You are a jailbird.
You decline the police suggestion to become a stool pigeon.
You get out of jail.
You owe $1 million because of your late father’s debts.
You see your sister being pimped out.
You steal a car.
You’re caught in flagrante.
You are screwed, screwed, screwed, royally screwed.
No Choice, Really
Now, what choice do you have other than to succumb to the police inspector’s pressure to become a Stool Pigeon and pass on information about your criminal buddies!
Yes, The Stool Pigeon (2010) is a Hong Kong action film centering around a stool pigeon Ghost (Nicholas Tse) and his police handler Inspector Don Lee (Nick Cheung).
Directed by Dante Lam, the movie debuted in 2010 and met with a fairly positive response.
Being a stool pigeon is no joke and the movie brings out well the enormous risks involved in being a stool pigeon (informant, in plain English).
The police is never your friend.
And the bad guys are paranoid, forever suspecting your bonafides or worse still, consider you a stool pigeon working to betray them to the police.
The bigger the criminal activity, deadlier the risk and the chances of the stool pigeon ultimately meeting a gory end is near 100%.
And the money you get from the police is often a pittance considering the enormous risks you are undertaking.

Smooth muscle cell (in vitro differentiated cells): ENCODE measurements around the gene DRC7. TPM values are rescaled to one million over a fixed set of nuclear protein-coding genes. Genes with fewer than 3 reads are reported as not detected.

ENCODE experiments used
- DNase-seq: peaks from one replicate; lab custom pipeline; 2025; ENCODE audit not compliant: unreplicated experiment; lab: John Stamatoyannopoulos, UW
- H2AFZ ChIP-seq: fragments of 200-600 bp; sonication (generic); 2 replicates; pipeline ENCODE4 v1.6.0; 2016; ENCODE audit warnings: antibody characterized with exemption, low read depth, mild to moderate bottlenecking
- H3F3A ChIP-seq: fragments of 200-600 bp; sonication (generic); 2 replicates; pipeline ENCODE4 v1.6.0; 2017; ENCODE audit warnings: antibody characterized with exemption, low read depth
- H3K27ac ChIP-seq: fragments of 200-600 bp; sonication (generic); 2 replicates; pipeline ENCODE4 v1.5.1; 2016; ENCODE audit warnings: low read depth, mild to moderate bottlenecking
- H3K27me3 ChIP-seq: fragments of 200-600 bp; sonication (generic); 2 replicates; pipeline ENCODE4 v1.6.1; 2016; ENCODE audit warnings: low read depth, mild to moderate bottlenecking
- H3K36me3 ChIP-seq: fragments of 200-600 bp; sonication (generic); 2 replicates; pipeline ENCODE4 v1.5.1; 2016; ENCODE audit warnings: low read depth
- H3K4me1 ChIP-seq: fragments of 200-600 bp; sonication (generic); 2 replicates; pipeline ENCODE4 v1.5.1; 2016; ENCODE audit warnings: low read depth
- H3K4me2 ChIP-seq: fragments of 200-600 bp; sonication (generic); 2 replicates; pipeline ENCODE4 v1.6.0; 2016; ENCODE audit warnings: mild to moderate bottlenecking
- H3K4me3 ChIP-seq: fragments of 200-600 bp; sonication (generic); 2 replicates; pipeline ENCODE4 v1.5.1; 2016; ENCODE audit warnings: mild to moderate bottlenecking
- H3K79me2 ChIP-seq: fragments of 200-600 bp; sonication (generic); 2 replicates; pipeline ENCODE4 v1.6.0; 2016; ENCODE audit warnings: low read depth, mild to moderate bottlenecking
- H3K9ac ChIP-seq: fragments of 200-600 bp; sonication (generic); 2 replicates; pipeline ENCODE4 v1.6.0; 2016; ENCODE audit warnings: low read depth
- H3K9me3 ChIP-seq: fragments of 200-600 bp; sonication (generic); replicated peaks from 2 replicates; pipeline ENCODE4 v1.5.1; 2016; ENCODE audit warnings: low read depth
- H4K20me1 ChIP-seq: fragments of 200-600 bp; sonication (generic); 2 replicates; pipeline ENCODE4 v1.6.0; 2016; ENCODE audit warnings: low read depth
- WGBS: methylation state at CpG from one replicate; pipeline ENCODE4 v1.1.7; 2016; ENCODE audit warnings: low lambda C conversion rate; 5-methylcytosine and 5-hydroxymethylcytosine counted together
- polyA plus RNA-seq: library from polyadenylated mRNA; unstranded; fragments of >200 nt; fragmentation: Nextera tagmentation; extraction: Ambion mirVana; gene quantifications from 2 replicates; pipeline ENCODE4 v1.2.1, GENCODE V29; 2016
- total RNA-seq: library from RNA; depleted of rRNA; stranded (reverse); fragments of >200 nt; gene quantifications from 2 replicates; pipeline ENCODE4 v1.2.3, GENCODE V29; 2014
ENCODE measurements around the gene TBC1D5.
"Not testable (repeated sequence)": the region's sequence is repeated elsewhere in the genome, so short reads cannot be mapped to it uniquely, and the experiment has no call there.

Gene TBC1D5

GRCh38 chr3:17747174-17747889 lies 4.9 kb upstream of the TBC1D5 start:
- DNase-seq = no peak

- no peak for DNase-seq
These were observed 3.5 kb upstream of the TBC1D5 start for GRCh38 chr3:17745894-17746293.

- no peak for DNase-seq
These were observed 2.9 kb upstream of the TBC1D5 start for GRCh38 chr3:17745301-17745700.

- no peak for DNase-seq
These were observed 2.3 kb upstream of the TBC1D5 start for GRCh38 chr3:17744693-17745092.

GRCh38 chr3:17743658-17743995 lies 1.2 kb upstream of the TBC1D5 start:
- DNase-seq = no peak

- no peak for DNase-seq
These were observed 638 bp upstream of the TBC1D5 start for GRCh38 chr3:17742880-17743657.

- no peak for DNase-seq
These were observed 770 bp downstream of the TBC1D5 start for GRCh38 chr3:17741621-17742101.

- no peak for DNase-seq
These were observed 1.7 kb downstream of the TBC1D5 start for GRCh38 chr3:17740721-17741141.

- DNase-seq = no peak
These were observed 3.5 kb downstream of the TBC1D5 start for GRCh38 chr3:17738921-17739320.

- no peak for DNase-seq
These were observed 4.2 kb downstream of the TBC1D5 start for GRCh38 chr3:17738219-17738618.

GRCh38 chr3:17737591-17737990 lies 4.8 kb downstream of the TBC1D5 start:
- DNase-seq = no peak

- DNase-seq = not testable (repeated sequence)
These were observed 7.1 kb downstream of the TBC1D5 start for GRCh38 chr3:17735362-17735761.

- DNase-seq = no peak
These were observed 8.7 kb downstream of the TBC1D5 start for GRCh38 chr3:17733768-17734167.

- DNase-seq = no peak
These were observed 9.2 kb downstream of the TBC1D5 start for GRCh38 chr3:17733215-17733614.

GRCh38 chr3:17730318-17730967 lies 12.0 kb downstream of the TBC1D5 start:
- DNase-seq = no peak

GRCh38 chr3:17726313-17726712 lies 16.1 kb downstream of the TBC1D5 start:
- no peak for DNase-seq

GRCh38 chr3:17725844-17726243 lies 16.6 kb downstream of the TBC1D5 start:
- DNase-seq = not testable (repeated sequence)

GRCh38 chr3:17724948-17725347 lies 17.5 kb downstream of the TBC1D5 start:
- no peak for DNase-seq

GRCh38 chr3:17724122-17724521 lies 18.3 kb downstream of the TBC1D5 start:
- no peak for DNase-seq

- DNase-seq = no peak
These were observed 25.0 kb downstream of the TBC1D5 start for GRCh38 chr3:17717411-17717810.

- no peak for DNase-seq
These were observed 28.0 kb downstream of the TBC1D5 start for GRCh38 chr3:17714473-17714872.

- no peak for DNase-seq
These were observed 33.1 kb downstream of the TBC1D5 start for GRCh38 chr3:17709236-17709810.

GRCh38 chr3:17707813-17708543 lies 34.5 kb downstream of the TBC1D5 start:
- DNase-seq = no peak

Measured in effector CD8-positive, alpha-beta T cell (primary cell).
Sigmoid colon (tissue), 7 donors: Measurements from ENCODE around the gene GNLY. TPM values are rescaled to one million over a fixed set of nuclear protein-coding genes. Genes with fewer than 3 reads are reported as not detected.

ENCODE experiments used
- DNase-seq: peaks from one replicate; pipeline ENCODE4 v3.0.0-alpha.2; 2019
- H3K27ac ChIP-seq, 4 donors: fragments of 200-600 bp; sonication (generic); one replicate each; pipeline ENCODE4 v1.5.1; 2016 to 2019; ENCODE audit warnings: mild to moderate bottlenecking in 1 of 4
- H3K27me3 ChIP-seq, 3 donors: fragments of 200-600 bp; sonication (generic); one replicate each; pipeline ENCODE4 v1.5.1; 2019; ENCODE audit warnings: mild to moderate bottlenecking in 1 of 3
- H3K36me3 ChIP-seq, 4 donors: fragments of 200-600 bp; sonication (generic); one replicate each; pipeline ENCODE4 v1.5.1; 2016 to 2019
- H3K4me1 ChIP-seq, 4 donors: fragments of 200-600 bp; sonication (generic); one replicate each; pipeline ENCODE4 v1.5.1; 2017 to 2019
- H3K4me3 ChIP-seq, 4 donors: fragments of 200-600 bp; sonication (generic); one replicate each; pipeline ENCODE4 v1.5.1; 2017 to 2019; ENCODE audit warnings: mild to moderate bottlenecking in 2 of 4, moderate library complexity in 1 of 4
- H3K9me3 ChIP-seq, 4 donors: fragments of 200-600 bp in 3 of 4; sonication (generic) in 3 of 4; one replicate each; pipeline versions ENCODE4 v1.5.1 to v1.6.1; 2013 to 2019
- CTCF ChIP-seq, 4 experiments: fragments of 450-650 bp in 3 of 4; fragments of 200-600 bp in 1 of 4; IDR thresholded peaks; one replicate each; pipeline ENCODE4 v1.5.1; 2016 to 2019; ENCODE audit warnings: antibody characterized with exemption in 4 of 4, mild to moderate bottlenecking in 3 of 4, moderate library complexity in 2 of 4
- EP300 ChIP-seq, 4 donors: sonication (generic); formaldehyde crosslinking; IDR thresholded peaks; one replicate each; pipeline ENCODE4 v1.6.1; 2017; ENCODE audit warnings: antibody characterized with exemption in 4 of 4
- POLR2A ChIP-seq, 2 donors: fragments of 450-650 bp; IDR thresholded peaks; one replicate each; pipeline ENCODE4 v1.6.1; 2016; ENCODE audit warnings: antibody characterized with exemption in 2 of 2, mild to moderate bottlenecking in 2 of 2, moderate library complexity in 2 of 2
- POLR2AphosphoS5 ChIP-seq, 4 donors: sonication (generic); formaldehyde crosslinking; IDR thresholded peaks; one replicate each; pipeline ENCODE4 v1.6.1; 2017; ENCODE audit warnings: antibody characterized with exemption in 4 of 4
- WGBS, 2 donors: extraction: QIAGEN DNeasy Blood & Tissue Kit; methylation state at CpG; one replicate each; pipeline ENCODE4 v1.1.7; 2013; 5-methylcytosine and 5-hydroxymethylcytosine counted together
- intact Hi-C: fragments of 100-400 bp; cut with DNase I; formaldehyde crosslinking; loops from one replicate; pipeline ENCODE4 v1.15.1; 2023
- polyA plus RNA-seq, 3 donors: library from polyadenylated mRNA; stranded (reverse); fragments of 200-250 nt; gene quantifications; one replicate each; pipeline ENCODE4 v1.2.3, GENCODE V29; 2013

Like Ghost, the principal character in this movie, most criminals turn stool pigeons by force of circumstances.
Rarely out of choice.
When Ghost is nabbed stealing a car, he has no choice but to become an informant on the activities of a deadly gang planning a big jewel heist.
The group is led by a vicious criminal Barbarian (Lu Yi) who’ll stop at nothing to get the gold. Even if it means killing his own people.
The story, even if it’s not a spellbinder, is engaging.
In keeping with its action-crime genre, the movie is fast paced.
Nicholas Tse as the stool pigeon and Nick Cheung as Police Inspector Don Lee throw in decent performances.
While not being completely predictable, you do have a strong sense as to how it’ll ultimately end. And that’s the way it eventually does.
Unfortunately, two or three sub-plots distract from the main story and do not really add much to the movie.
Also, given the title of the movie we found it odd that the story should be more from the perspective of the police inspector than the stoolie.
As with many Asian crime films, the violence in Stool Pigeon is bloody horrific involving a lot of stabbing and slashing with swords and knives.
We found the photography adequate but the tension-filled moments were inadequate given the subject.
Its inadequacies aside, SearchIndia.com still considers The Stool Pigeon to be a watchable film. Should you care to watch it, the Cantonese movie is on Netflix Instant Play with English subtitles.